Figure 1
Figure 1

Location map showing ship collision site and sampling sites based on remote sensing. The samples were collected at Royapuram (RP), Marina (MA), Light House (LH) and Thiruvanmiyur (TV). Enlarged view represents intense accumulation of spilled oil contained in boom (at RP) and spread of tarballs towards south of Chennai coast. Arc GIS (version 10.5.1, http://desktop.arcgis.com/en/arcmap/) was used for creating the map.

Growth enrichment and hydrocarbon content analysis

Kinetics of population growth revealed that enrichments from different samples have varying growth patterns. Enrichment population inoculated with tarball yielded a growth pattern indicating alternate lag with slow and gradual increase. Enrichment with oil mousse showed a pattern of alternating peak and decline followed by a steady increase culminating in a stationary pattern between day 22 and day 30 (Supplementary Fig. S1). The hydrocarbon mineralisation by enrichment cultures was determined in Bushnell Hass (B-H) medium supplemented with heavy oil as the sole source of carbon. Hydrocarbon content analysis of the control flasks by mass spectra revealed a heterogeneous mixture with naphthalene (52%) as dominant portion of PAH and tetradecane (18%) to be the major portion of alkanes (Supplementary Figs S20 and 21). After 30 days of incubation, all evaluated enrichment cultures presented considerable hydrocarbon degradation potential although, enrichment inoculated with Royapuram samples where oil was contained in booms exhibited higher degradation potential with a reduction of 75% in TPH and 98% in PAH (Fig. 2). Spatial distribution of microbial communities from different polluted sites reflected their substrate specificities in enrichments, where octacosane was mineralized by all enrichments except Thiruvanmiyur (TV) and phenanthrene was utilized by enrichments from Royapuram (RP), Marina (MA) and Thiruvanmiyur (TV). Even though PAH represented the minor portion (0.84%) of the oil, wider and cumulative utilization of its components were detected in all enrichments investigated, specifically acenaphthalene was completely mineralized and >90% degradation of naphthalene was recorded in RP, MA and TV enrichments.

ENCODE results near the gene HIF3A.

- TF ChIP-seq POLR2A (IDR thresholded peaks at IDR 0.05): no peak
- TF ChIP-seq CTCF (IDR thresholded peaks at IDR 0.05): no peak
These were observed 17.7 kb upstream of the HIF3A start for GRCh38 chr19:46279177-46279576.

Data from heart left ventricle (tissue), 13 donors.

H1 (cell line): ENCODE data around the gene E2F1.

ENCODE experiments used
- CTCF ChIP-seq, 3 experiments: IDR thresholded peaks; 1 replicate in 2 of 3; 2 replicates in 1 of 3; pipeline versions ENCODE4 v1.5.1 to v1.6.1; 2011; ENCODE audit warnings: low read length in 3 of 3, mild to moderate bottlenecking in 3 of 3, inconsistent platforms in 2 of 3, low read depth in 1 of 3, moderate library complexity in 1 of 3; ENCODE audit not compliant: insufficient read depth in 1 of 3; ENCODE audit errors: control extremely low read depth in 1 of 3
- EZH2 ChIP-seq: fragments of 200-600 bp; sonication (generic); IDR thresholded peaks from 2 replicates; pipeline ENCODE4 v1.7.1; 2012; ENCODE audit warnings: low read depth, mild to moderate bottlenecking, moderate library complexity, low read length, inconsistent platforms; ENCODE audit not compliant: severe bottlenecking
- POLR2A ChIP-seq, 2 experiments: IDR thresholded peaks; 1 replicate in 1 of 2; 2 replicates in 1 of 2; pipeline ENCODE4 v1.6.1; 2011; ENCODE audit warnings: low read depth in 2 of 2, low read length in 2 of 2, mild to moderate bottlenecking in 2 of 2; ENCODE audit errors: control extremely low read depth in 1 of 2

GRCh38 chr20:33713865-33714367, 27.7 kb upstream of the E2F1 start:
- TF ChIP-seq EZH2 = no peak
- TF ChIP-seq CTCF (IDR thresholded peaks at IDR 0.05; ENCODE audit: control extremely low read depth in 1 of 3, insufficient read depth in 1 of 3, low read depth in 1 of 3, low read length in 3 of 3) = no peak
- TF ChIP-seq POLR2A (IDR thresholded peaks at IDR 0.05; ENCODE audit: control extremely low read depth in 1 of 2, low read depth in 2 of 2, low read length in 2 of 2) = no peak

Figure 2
Figure 2

Utilization of various hydrocarbons (Total Petroleum Hydrocarbons and Poly Aromatic Hydrocarbons) by laboratory enrichments from various sites of oil pollution. LH, RP, MA and TV represents enrichments inoculated from oil contaminated sites at Light house, Royapuram, Marina and Thiruvanmiyur in the Chennai coast. Enriched samples from Royapuram and Light house showed maximum degradation in TPH and PAH.

Microbial communities in sediment, water and enrichment

MiSeq High-throughput sequencing of 16S rRNA gene amplicons yielded 1502983 raw reads for bacteria and 597866 raw reads for fungi. Analysis of Rarefaction curve indicated that sequencing was able to capture the bacterial and fungal diversity efficiently (Supplementary Fig. S2). However, there were no amplicons obtained for H1 and H2 (enrichment and oil contaminated sediment) for fungi. OTUs generated could be identified into 387 genera, 215 families, 121 orders, 69 classes and 36 phyla for bacteria and 26 genera, 17 families, 15 orders, 10 classes and 3 phyla for fungi. Signature genera observed in oiled samples varied distinctly from that of non-oiled samples (Fig. 3) and the Mid-ring heat map of Fig. 3 demonstrates the distinctive distribution of various genera around different classes, indicating uniform distribution in non-oiled samples and clustered distribution in oiled samples. Taxonomic resolution of non-oiled samples (H5 and H6) detected higher levels of orders Thiotrichales, Stramenopiles, Rhodobacterales, Alteromonadales, Flavobacteriales and Pirullales (Supplementary Figs S3 and S4). Varying vulnerability of resident populations in sediment and in water was represented by congregation of exclusive taxa of orders Verrucomicrobiales, Acidimicrobiales, Saprospirales, Pirullales, and Thiotrichales that were detected only under non-oiled conditions. Although Gammaproteobacteria was the highest ranking class in all the samples, the percentage abundance showed a clear enrichment in sediment (36.15 to 78.21%, P ≤ 0.0001) as well as in water (29.5 to 68.52%, P ≤ 0.0001) after the spill event. Even though oil contaminated water was abundant in unclassified genera from the order Methylococcales, oiled sediment and enrichments presented abundance of characterized genera comprising Acinetobacter, Alcanivorax, Shewanella, Hyphomonas and Thalassospira (Supplementary Fig. S5). However, the primer combination used in this study for the detection of alkB gene typically reported in Acinetobacter sp. (Supplementary Table S3) had shown no PCR amplification.